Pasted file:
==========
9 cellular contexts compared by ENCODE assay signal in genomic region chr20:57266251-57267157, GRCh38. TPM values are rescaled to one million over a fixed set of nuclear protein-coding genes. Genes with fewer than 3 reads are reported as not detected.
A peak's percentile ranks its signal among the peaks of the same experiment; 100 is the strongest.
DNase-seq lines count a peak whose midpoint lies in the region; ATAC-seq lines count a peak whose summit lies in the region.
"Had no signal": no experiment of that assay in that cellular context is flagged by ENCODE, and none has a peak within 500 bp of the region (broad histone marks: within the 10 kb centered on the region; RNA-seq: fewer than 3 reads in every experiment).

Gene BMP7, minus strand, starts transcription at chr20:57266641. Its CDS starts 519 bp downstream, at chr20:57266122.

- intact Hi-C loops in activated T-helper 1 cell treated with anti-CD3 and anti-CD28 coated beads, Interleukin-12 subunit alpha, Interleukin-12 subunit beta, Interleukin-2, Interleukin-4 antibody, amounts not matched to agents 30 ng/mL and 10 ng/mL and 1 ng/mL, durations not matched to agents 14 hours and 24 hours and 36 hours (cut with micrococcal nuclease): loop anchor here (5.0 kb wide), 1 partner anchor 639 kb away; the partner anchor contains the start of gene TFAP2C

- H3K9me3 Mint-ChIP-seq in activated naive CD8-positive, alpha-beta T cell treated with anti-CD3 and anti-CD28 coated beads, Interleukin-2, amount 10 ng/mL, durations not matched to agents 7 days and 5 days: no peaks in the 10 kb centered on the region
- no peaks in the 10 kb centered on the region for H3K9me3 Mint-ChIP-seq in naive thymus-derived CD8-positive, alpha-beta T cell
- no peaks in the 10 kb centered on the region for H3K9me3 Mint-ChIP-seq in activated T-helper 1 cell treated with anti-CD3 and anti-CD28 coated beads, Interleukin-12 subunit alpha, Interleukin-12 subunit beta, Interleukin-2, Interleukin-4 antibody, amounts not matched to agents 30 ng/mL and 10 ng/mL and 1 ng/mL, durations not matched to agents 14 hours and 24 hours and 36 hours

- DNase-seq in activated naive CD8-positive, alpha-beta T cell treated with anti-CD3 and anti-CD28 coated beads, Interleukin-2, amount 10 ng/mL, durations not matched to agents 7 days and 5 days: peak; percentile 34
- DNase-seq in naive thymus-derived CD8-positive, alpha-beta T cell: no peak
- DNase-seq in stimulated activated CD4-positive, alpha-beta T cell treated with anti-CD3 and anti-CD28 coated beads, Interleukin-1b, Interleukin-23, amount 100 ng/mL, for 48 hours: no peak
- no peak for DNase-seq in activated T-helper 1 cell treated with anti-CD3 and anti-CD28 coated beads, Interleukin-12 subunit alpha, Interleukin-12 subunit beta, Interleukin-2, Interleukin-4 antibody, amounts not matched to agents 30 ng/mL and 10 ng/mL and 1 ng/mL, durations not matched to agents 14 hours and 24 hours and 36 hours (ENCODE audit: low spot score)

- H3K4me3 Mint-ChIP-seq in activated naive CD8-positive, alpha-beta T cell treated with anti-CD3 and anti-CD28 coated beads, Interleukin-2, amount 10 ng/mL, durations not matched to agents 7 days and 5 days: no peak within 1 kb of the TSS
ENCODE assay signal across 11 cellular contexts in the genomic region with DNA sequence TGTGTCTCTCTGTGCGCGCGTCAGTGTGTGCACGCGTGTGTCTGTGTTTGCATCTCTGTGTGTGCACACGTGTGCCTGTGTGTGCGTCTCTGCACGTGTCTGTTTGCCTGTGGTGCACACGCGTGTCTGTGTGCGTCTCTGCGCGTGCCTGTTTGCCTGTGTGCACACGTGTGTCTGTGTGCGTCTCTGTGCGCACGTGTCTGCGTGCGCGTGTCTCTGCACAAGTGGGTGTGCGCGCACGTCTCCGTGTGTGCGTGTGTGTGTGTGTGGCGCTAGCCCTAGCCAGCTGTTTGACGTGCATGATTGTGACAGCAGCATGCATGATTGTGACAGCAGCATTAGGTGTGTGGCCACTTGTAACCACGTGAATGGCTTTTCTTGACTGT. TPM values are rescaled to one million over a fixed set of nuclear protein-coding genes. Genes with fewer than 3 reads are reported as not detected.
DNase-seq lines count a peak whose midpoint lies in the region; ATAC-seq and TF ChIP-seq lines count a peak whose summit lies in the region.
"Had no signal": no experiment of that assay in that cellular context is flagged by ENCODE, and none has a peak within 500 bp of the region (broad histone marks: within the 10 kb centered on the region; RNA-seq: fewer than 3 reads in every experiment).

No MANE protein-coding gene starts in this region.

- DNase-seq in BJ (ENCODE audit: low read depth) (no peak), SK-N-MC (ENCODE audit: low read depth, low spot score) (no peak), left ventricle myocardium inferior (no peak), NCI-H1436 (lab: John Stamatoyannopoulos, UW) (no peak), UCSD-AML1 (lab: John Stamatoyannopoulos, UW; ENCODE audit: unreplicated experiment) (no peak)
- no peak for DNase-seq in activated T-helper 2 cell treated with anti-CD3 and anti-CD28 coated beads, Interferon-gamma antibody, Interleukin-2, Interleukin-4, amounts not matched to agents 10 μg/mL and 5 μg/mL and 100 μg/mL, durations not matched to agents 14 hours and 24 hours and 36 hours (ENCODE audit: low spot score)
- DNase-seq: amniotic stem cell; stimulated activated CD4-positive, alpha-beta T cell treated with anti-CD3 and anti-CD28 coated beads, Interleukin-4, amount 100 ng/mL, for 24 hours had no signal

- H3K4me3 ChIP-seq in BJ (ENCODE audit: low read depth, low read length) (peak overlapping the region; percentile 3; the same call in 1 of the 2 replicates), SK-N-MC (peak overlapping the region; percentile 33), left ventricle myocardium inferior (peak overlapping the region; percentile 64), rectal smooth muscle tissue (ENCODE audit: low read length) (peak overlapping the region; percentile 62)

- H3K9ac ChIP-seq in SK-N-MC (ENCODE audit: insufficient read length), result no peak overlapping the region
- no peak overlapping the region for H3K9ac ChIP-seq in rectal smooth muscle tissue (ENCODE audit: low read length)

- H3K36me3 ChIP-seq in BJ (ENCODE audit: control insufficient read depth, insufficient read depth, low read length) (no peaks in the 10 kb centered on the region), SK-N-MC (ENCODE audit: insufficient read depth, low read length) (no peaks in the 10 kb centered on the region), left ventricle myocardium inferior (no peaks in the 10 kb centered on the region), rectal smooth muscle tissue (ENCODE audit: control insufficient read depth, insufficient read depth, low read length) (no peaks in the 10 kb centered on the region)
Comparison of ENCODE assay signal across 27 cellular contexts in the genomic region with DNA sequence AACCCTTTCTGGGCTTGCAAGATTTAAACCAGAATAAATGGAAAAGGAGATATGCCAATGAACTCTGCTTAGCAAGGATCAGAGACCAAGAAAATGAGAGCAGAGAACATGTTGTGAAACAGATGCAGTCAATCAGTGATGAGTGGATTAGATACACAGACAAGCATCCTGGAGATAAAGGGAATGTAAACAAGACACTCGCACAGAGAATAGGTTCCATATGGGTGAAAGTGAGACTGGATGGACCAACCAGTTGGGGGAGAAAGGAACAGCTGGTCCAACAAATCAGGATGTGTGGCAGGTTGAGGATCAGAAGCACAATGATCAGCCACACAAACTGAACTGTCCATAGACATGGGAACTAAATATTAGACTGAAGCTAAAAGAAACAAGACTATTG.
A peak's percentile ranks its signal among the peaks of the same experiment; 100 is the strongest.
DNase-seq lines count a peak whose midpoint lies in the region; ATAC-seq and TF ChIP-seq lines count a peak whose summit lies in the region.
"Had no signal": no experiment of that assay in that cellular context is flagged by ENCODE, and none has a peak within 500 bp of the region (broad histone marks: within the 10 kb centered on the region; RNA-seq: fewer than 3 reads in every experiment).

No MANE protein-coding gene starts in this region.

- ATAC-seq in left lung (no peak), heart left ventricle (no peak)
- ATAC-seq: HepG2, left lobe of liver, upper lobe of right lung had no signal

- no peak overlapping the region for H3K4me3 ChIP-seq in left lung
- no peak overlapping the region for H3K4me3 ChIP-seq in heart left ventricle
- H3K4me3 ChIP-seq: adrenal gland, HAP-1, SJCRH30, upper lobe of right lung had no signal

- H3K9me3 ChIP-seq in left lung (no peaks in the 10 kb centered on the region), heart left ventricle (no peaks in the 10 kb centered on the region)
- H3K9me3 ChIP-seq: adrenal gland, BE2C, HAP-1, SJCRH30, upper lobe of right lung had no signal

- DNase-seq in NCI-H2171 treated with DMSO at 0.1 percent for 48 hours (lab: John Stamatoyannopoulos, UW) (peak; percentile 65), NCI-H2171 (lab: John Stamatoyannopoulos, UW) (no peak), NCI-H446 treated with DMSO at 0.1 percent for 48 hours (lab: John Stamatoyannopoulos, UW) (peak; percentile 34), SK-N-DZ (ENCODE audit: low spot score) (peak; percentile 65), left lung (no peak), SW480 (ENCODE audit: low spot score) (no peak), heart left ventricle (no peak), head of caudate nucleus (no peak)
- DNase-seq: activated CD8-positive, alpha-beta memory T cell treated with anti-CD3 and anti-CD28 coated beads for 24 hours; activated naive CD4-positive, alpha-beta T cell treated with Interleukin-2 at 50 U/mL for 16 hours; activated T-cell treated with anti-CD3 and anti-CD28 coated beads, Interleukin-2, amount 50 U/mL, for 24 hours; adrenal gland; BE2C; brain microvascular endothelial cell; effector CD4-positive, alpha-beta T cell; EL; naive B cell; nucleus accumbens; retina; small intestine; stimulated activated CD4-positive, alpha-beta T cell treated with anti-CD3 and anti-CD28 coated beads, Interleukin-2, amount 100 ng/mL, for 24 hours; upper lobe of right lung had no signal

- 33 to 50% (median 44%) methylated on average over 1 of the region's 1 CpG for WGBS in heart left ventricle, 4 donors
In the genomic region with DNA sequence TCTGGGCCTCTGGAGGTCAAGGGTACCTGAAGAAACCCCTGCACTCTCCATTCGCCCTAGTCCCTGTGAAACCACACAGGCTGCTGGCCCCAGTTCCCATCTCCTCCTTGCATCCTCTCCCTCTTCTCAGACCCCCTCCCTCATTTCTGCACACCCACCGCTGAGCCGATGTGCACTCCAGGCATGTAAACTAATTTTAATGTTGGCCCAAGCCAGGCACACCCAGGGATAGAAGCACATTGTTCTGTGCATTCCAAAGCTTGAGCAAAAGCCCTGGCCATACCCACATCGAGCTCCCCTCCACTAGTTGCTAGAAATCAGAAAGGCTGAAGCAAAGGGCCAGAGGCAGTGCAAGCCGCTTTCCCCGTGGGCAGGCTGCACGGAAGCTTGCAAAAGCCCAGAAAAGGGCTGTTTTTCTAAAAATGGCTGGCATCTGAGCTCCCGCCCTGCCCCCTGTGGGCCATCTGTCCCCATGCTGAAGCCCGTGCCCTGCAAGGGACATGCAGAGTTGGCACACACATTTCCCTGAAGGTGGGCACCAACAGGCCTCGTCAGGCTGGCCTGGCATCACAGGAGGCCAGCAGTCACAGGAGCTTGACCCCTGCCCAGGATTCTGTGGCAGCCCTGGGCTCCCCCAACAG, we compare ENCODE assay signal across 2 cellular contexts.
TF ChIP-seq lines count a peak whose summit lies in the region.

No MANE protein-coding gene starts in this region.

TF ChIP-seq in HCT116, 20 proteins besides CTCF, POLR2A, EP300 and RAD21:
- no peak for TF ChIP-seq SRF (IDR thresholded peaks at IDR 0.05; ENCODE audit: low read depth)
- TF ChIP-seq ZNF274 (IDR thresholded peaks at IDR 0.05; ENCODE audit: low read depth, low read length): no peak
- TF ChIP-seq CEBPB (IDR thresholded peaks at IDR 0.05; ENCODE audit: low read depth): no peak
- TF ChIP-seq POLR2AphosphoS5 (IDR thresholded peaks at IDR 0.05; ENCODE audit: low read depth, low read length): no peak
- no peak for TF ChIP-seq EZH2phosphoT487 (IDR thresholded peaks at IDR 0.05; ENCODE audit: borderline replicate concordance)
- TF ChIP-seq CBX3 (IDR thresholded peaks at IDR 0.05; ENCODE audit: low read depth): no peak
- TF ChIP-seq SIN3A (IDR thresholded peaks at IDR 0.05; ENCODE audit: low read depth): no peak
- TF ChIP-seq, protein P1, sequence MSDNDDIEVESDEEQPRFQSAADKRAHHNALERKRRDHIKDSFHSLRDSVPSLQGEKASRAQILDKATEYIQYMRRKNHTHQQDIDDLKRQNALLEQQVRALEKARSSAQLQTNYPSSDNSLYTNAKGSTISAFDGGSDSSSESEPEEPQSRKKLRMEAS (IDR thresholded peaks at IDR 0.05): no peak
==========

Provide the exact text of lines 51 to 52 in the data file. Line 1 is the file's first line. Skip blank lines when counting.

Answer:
- TF ChIP-seq SIN3A (IDR thresholded peaks at IDR 0.05; ENCODE audit: low read depth): no peak
- TF ChIP-seq, protein P1, sequence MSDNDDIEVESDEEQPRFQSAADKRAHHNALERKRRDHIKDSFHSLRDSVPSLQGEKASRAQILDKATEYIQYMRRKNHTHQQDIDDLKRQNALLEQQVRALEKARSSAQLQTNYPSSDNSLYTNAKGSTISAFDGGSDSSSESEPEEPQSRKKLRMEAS (IDR thresholded peaks at IDR 0.05): no peak